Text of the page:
The actor and singer Chrissy Metz chuckles a little when she calls herself “a positive Polly.” Metz, who grew up in Gainesville, Florida, spent nine years as a talent agent, a natural fit for a woman accustomed to putting other folks first. “So much of my life has been lived for other people,” she explains, noting that it’s only now, at age forty—with an Emmy nomination for her poignant, unguarded portrayal of Kate on the NBC series This Is Us, among other accolades, under her belt—that she’s stopped asking, “Oh gosh, do I deserve this?” Traveling back and forth from L.A. to Nashville as she writes and records her first (as yet untitled) EP, Metz jokes that “some days I’m like, Do I have clean underwear on? Like, Which way is up?” But she adds that she wouldn’t change her newly hectic, high-profile life for anything. Metz feels immense pride that her work has touched so many, that she’s representing for all the overlooked, small-town dreamers out there. “We all deserve what makes us happy, ya know? I try to remind myself of that every day.”
You grew up in Gainesville. I went to high school in Jacksonville…
I have no shame about being from Florida. I know some people do. Gainesville raised me, so I’m very proud of it. I used to feed horses when I would walk to school. We’d bring carrots and apples. Growing up, we’d swim in the quarry and the springs. I love that I had that experience.
We were always playing in ditches. Did you have water moccasins or alligators in your yard?
Oh, girl, we had a creek that went through the whole neighborhood, and we would take our inner tubes and ride down it. I swam in retention ponds. I know that sounds real country. My mom was not happy about that. But yeah, water moccasins. There was an alligator once in my good friend Becca’s pool.
That is some Florida realness.
Yeah, it’s funny, when I say I’m from Florida, people go, “Ohhhh, you’re from [drawling] Gaaaainesviiiiille?” I’m like, boy oh boy. But this is what we’ve been taught through media. Until you’ve experienced the South or unless you are Southern, it becomes a caricature. I feel like real stories need to be told so we can sort of reeducate people. When it comes to the South, it’s kind of like: I can talk all kind of smack about my family, but don’t let nobody say nothin’ about them or I will jack you up. [Laughs.]
You’re currently recording a five-song EP in Nashville.
I have been writing songs for the past two and a half years. About everything I’ve experienced in the last fifteen years pursuing my dreams, moving across the country. I write from a place of authenticity. And then it becomes a therapy session. I’m like, Oh, I thought I was over that. [Laughs.] I grew up listening to classic country music. Patsy Cline and Loretta Lynn and all those women who paved the way for women to be heard in ways they hadn’t before. And they had something to say, you know?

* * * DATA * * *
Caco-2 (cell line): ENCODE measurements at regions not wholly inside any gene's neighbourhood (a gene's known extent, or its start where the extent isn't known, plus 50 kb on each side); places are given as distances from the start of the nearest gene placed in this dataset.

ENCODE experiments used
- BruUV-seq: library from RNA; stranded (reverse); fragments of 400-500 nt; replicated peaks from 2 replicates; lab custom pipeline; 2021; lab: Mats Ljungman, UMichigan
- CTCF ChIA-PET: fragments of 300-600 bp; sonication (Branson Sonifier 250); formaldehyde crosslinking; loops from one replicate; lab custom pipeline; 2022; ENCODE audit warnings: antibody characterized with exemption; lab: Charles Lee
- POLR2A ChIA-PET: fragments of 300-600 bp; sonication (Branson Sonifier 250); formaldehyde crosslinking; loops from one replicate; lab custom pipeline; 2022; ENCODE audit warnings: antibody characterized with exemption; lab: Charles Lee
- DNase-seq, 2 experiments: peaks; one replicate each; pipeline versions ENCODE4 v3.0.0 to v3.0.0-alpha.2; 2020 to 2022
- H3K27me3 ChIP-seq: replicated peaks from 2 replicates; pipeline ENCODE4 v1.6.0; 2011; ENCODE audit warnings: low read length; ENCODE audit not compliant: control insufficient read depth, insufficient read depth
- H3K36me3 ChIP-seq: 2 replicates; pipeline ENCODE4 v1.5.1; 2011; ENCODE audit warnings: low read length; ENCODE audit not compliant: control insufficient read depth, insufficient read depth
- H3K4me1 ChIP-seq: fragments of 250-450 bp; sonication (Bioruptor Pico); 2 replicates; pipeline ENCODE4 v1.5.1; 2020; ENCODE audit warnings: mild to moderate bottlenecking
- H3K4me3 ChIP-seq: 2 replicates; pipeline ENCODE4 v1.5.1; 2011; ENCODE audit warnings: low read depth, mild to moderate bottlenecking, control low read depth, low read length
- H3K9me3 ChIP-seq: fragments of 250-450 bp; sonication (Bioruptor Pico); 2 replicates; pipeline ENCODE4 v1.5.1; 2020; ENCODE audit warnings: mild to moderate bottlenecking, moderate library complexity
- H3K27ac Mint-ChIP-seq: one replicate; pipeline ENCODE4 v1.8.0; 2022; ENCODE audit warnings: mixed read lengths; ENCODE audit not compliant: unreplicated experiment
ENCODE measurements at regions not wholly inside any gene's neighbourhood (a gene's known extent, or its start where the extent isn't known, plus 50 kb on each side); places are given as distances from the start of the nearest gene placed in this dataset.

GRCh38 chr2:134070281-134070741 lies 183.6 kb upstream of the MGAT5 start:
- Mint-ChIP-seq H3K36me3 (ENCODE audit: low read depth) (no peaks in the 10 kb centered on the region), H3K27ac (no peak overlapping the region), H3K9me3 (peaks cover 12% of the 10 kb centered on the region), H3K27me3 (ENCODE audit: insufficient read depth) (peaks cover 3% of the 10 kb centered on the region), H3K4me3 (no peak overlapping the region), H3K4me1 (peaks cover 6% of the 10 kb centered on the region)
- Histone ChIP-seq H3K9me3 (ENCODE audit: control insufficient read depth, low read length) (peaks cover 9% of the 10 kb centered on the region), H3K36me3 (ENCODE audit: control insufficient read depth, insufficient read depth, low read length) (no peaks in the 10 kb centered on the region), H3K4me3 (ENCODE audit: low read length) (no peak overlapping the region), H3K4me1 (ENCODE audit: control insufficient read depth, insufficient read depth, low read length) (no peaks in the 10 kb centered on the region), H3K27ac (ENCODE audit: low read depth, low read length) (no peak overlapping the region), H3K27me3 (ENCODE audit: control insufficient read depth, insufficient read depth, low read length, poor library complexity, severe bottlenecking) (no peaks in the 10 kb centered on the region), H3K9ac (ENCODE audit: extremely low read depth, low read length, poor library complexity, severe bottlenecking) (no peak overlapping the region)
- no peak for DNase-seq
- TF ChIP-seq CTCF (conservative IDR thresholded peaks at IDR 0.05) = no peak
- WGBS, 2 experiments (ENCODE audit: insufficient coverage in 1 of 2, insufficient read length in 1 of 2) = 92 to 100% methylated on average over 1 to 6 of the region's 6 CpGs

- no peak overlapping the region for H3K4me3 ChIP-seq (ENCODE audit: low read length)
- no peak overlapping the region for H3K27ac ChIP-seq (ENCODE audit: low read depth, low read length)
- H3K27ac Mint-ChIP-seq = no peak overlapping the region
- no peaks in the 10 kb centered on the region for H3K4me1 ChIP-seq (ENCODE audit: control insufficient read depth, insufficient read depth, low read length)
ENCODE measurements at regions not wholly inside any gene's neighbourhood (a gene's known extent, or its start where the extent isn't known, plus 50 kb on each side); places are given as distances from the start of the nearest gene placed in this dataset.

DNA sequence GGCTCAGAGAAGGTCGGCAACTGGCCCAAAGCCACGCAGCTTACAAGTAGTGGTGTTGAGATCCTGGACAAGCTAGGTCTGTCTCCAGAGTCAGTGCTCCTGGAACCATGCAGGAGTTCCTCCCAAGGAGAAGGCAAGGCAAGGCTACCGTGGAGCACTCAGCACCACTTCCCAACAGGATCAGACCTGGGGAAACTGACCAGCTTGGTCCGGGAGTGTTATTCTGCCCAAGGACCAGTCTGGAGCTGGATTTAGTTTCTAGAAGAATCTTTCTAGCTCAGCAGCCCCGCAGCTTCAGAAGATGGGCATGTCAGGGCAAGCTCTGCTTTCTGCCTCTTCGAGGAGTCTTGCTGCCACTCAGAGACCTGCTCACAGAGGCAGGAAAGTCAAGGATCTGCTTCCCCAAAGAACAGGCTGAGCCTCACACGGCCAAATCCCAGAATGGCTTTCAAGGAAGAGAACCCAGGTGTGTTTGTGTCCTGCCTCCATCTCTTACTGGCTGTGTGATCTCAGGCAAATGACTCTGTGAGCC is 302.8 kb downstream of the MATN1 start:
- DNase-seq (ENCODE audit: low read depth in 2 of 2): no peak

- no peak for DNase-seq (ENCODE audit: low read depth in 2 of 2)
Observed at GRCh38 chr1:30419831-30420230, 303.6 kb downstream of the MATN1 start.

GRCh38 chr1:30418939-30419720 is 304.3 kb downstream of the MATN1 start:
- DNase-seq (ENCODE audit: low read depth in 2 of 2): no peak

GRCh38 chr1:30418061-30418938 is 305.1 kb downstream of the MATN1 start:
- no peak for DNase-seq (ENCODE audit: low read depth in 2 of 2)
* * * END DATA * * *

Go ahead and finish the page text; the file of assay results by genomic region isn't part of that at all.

I love your lyric “I got this new thing, don’t do anything I don’t wanna do” in your song “Feel Good.”
Oh hell yeah, right? I have always lived my life for everybody else, in the shadows of everybody else. Either I was too afraid or feeling insecure or not worthy of the process, and I just have come to a point where I’m like, my life is my own.
Like you write: “A little less lookin’ back / A little more lookin’ up / Less empty in my glass / Little more happy in my cup.”
Yes. I think through playing Kate on This Is Us, exposing myself in that way, I realized the more vulnerable we are, the more people will relate to us. It’s not about having to be fill-in-the-blank of whomever you aspire to be. I don’t have to compare myself to anybody else.
When did singing become important to you?
In middle school. All the cool kids were in band and my mom could not afford an instrument, so I went into choir. And from that moment, I was making little tapes in my bedroom on my boom box. I was too afraid to share them. I was afraid of my own shadow.
And now you’ve performed at the Opry and the Oscars.
Lord have mercy. When I sang at the Oscars, I just said, “Chrissy, you’re really gonna take a moment and you’re really gonna experience this.”
Do you feel more vulnerable as an actor or as a singer?
As a singer, a thousand percent. It’s one thing to perform somebody else’s words and create a character. It’s another thing to bare your soul in music. The energy of everybody communing, appreciating a particular line or song, that’s one of the coolest things ever.
Any advice for those struggling to find their voice?
I know this is gonna sound like stoner talk and I don’t even smoke, but the idea of you coming into existence as a human being and having a life means that you’re purposeful. To me that means that you deserve to do what it is you want to do and not care about what other people think. I firmly believe that your heart will never lead you astray.
Who paved the way for you?
My grandmother. She was really tough, but she saw something in me I didn’t see in myself. And my mother was a single mom of four and there were times when she didn’t eat because there wasn’t enough food for all of us. Their resilience and determination to me are like, holy moly. They were not stopping for nothing.
If you could change anything about your past, would you?
The only thing I wish is that I would have gotten out of my own way sooner. Then again, maybe I wouldn’t have learned the lessons and I wouldn’t have the stories to tell.